In the past decade, the country has become more obsessed with race and experienced more racial conflict than in the previous several decades. Views of America concluding the US is infused with racism, such as that of the 1619 Project, critical race theory, and other far-left theories, are now common in the media, federal government, and corporations. It has led to increasing conflict and racial division.
Federal employees in particular, and Americans in general, have come to view terms like Black/African American, White, Latino, and Asian as well-established scientific categories that are sacrosanct and have been with us for many decades because they are common knowledge.
The classifications appeared in the 1960s and ’70s. Some agencies started using these terms or variations of them. The current generally accepted racial categories (American Indian or Alaska Native, Asian and Pacific Islander, Black, Hispanic, and White) were established in the 1970s.
Creating Broad Racial Categories Reflecting Bureaucratic Ease of Administration
Government bureaucracies in our country and others routinely seek simplistic classifications because it is easier and more consistent. Our federal government is so large and spends so much money on so many programs throughout the world that federal usage spreads quickly and becomes normal and accepted. These racial categories are often meaningless other than for placing people into convenient categories.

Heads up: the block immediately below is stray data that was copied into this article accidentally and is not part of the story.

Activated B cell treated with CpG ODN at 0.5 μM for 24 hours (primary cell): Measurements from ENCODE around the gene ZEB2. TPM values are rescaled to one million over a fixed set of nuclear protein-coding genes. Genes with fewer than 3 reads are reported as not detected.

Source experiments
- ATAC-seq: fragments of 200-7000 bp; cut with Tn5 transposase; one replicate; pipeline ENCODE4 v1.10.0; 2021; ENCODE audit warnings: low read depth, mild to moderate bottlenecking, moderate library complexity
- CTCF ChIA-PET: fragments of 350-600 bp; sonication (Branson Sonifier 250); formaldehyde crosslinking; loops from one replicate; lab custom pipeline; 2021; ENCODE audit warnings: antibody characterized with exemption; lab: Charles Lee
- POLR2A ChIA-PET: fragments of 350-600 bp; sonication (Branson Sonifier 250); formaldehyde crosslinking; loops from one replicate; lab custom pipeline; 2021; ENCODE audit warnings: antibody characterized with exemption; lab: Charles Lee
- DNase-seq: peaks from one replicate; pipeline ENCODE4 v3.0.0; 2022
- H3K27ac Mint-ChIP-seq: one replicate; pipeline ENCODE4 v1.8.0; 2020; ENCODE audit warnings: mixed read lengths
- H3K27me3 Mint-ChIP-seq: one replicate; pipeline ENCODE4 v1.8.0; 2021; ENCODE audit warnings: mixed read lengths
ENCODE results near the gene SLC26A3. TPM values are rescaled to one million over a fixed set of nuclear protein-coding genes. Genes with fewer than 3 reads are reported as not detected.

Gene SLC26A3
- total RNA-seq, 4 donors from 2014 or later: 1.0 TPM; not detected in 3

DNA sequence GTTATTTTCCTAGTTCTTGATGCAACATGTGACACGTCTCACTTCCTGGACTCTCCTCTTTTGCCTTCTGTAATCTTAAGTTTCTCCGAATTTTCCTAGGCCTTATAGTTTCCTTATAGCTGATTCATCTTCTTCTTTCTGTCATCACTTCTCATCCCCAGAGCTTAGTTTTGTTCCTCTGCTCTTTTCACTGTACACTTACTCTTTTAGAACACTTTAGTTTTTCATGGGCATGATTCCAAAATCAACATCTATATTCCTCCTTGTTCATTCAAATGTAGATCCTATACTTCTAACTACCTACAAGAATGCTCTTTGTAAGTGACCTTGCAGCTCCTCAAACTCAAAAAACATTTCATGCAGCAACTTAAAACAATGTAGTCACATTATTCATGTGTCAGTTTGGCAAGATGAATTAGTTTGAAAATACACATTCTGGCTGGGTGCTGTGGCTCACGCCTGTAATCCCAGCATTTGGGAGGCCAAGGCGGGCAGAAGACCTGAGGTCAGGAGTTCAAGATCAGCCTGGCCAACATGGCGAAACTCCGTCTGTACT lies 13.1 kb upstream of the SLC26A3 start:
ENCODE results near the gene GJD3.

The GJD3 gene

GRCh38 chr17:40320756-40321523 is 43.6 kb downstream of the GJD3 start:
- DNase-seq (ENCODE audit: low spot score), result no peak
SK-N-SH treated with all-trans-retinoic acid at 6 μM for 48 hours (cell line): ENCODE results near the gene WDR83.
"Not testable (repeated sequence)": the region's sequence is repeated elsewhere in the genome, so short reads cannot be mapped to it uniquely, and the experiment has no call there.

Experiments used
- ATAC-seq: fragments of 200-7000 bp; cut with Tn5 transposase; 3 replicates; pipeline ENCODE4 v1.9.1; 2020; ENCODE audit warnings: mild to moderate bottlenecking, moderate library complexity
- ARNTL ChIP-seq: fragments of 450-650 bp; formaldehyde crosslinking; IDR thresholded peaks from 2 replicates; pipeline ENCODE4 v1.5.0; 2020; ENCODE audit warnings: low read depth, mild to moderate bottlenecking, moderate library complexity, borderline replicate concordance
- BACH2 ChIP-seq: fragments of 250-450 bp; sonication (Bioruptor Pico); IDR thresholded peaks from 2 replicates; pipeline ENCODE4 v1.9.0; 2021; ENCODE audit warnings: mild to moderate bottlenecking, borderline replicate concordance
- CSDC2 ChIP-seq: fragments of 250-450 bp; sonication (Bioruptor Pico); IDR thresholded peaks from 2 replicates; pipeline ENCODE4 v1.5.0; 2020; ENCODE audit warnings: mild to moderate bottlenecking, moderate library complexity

Here is one description of the accuracy of these racial categories:
For some reason, people turn white west of the Pakistani border, so that people in Iceland and Afghanistan are considered white (also everyone in the former Soviet Union, which extends to the Pacific Ocean, are also classified as white), whereas everyone from India all the way to Fiji are considered to be in the Asian/Pacific Islander classification. The amount of diversity and differences covered by each of these labels is dizzying in its complexity. Yet, as far as the government is concerned, they are all the same.
Hispanic refers to people, cultures, or countries related to Spain or the Spanish language. It usually applies to Spaniards and Spanish-speaking populations and countries in Hispanic America and Hispanic Africa, which were formerly part of the Spanish Empire. In other words, the definition includes German descendants living in South America who have blond hair and blue eyes. It also includes Mexican-American mestizos and Puerto Ricans who are often descended from Africans. Many people living in America but with Spanish surnames consider themselves “white”.
And, with regard to Asians, should Pakistani, Chinese, and Filipino Americans be in the same category despite obvious differences in culture, appearance, religion, and numerous cultural differences?
Black Americans are often viewed as one monolithic group. Most government programs using these racial classifications to help Blacks in America are (or were) theoretically used to make up for economic deprivation created by slavery and state-sanctioned discrimination.
Despite this perception of a unified group, the actual application and outcome is more complicated. For example, more than two-thirds of Black undergraduate students at Harvard, often considered a sure path to economic success, are immigrants, children of immigrants, or biracial rather than descendants of enslaved ancestors.